Friday, September 23, 2011

Boys Will Be....

Randomly it seems, I have had several conversations recently with parents both young and old on boys and their inherent "boyishness."  That uncanny, seemingly-uncontrollable need to play video games, shoot things, push, yell, destroy, etc.  I have seen it already in my own sweet boy.  One minute every thing's hunky-dory, the next minute he is running wildly down the hall with a chunk of his sister's hair.  He is not allowed within ten feet of a library book lest we find bits of paper scattered throughout the house.  He luckily has not discovered guns yet in any form, but I know he will and I am already dreading it.

Here's a story from my retired neighbor:  his sister is a Quaker and worked very hard to keep guns and violent images/play away from  her son.  The son made guns from sticks and his own hand, loving to play "shoot the bad guy."  This son is now a Navy Seal, a "professional warrior" the neighbor called him.  Now, that is a pretty admirable job, protecting our freedom and all, but how did he get from Quaker to Navy Seal, one wonders?

Yesterday at the library two pre-school aged boys were playing guns with a couple of the arch blocks the library had.  They were running, screaming, rolling over tables and ducking for cover behind the "nursing mamas" rocking chairs.  Finally one ran up to my sensitive girl (who had been carefully constructing her princess castle), took his "gun" and smashed princess-land to smithereens.  I sat bolt upright in my chair, unsure as to what my role should be.  My daughter hung her head for a few seconds, then silently ran into my lap to "cry it out."  Luckily for me, one of the lovely children's librarians had seen enough and rushed over to scold both boys and mamas.  One mom made her son apologize and they left soon after.  My daughter got over her trauma and rebuilt her castle.  Still, the whole incident left me wondering:  were these "bad" boys, or were these just boys?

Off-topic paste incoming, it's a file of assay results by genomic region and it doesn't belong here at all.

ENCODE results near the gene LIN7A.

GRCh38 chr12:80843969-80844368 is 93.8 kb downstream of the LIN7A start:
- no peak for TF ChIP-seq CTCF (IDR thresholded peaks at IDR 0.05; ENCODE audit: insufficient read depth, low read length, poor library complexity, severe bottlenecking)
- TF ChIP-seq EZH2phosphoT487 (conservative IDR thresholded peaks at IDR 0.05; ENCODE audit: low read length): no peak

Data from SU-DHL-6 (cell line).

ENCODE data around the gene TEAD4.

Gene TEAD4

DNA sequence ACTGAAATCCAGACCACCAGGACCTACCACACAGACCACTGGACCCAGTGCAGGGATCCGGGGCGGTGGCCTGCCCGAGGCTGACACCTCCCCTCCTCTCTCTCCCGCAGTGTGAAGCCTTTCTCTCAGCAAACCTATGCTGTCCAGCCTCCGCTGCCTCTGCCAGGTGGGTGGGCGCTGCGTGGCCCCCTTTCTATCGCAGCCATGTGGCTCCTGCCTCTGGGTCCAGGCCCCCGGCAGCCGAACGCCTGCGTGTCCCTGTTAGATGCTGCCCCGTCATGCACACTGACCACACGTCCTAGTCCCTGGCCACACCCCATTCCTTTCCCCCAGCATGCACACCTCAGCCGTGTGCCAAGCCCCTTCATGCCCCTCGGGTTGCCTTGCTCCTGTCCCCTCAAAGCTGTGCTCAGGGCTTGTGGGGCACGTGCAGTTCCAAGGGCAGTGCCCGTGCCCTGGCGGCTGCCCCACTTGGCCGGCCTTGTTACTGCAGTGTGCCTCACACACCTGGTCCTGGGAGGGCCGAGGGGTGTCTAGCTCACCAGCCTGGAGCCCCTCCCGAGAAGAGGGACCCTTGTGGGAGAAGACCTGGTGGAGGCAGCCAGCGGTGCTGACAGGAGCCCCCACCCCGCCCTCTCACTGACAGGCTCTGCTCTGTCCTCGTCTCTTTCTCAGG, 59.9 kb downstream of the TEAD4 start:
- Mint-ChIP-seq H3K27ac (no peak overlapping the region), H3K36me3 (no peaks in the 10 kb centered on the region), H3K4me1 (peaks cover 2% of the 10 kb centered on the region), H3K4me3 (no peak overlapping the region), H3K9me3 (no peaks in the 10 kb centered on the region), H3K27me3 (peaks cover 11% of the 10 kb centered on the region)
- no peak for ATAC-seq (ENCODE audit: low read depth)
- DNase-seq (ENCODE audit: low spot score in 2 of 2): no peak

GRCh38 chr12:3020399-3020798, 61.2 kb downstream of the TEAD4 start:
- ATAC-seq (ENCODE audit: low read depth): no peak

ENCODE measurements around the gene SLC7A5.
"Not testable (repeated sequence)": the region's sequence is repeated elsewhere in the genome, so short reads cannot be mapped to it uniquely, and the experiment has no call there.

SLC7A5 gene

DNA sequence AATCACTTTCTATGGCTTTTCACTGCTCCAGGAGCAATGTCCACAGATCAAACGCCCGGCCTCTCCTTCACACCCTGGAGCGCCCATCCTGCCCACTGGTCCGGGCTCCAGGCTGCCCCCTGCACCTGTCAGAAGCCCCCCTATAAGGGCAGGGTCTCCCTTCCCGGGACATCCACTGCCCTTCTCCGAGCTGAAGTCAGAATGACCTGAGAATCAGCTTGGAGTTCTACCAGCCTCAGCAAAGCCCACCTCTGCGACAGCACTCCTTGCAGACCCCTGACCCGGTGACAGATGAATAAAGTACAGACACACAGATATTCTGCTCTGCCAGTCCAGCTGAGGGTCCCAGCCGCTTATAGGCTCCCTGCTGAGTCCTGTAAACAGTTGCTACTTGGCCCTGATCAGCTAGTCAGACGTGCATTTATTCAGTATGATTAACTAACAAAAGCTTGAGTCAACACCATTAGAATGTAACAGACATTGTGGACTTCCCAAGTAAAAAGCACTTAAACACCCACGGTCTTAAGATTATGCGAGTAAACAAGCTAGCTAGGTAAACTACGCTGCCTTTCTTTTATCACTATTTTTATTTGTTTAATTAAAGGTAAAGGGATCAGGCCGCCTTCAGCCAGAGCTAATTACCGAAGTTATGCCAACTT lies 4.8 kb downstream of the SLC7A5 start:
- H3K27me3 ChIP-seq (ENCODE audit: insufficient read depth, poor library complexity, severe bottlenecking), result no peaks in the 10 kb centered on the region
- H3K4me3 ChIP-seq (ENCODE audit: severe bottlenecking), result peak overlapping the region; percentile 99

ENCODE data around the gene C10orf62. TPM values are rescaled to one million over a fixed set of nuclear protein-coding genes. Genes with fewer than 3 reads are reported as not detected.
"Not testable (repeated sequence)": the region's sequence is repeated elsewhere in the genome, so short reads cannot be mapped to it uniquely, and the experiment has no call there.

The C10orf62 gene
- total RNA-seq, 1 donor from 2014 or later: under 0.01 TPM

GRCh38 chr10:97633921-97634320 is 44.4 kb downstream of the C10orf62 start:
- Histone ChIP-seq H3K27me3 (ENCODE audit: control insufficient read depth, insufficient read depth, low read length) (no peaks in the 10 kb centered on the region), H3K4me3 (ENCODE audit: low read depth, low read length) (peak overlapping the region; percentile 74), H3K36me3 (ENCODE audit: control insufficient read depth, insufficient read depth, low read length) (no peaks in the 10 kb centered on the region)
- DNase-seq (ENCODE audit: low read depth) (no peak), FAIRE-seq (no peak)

This is an issue that I truly struggle with.  I don't want to raise a violent boy.  On the other hand, I want to raise a strong boy, an assertive boy.  I want both of my children to know how to change the oil in their car,  cook a souffle, and defend themselves if needed.  More than anything, I want them to be their own selves, but of course, the best version of themselves.  I guess, like most moms, I just want it all.  That's not too much to ask, right?  I'm just not quite sure yet how to walk that line.  How to encourage their natural likes and strengths without raising a child who will one day make another child cry.

This is not intended to be a commentary on the "gun" issue.  Maybe I will curse you with my ambivalence on that particular subject another day.  I am just wondering how it is that one raises a "good" boy, a good man?  A man's man and yet a modern man.  A man who can protect himself and his family from an assailant or a dishwasher disaster.  A man who can cook an omelet and sing a soothing lullaby.  It occurs to me that my own husband has many of these qualities.  Hopefully that will at least give us some advantage.  Of course, as I am writing this, my son is pushing his sister and making her cry, so that's all for now!

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